Scott free

Andrew L. Urban

After 13 years in jail, 45 year old Scott Austic has finally regained his freedom and his official innocence last week, when a WA jury acquitted him after two hours of deliberations. As we reported in May this year, Austic had lost his first appeal against his conviction for the murder of his pregnant girlfriend, Stacey Thorne, 35, who was 22 weeks pregnant when she was stabbed 21 times at her Boddington home, about 120 kilometres south-east of Perth.

However at the retrial, unlike the initial case, the defence was based on allegations “a small but corrupt” group of police officers, who had decided early on that Austic was the culprit, planted crucial evidence against him.

David Edwardson QC said that included the Jim Beam can and the knife that was alleged to be the murder weapon.

The defence called an expert, who testified the knife “miraculously” found by detectives in a paddock that already been thoroughly searched by State Emergency Service volunteers, was not long enough to have inflicted the deep wounds suffered by Thorne.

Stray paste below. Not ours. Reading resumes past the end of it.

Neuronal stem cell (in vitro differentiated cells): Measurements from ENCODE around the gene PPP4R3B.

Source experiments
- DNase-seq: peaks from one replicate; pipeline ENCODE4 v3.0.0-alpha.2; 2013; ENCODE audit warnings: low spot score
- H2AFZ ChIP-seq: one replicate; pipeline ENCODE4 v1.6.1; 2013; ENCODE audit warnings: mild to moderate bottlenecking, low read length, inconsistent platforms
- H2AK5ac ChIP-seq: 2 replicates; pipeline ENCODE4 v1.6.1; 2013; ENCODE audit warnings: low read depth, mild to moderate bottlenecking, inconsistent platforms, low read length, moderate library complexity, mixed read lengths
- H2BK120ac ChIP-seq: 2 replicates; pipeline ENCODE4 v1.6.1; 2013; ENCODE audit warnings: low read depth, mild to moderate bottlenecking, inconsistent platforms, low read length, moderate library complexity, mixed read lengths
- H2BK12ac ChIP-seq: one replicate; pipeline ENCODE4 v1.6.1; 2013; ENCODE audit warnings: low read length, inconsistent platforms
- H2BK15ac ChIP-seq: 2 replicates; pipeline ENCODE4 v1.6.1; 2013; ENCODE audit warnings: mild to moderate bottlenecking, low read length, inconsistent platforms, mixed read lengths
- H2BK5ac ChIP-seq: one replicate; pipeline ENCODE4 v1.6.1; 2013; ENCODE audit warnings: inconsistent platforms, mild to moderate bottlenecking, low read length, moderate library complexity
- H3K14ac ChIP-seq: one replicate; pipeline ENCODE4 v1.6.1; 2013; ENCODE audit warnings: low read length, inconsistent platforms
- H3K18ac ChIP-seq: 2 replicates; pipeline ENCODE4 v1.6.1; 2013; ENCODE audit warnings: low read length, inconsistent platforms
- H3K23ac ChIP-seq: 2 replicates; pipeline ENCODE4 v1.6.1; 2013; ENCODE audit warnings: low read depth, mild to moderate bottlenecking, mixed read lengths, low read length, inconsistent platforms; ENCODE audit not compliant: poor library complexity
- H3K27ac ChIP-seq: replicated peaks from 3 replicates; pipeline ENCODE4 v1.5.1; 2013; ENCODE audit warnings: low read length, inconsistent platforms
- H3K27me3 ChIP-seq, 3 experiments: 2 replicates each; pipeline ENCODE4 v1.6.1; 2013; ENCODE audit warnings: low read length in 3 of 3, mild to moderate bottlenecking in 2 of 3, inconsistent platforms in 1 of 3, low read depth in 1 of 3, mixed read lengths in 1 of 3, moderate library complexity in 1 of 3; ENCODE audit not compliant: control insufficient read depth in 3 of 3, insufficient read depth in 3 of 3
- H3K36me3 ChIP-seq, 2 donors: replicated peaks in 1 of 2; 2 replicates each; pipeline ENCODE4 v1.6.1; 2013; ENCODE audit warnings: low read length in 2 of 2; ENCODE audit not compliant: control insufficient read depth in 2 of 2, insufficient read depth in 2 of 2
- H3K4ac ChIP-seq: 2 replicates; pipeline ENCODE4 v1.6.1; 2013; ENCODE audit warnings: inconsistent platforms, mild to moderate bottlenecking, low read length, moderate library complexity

Trying to protect the conviction, prosecutor Justin Whalley SC outlined “11 strands of circumstantial evidence” that he claimed proved Austic was Thorne’s killer, including:

*Mr Austic “lying” to police in an interview about what he was wearing on the night of the stabbing, because CCTV from the local hotel showed him in different clothing

*the discovery of a Jim Beam can with Mr Austic’s DNA on a verge outside Ms Thorne’s home

*the discovery of a knife with Ms Thorne’s blood on it in a paddock near Mr Austic’s home

*the finding of a bloodstained cigarette packet on a table at Mr Austic’s house; and importantly

*a motive, because Mr Austic did not want Ms Thorne to have his child

FOOTNOTE:

As for what happens to the “small but corrupt” group of police officers … probably nothing.

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7 Responses to Scott free

  1. Garry Stannus says:

    It is, for me personally, difficult to accept that police do lie, and cheat … just like some of the general population do lie and cheat. And yet I know it happens. My instinct towards our police is one of trust, and yet I know that some police officers do the wrong thing. When a police officer wilfully breaks the law, or attempts to pervert justice, then that’s what I call corruption.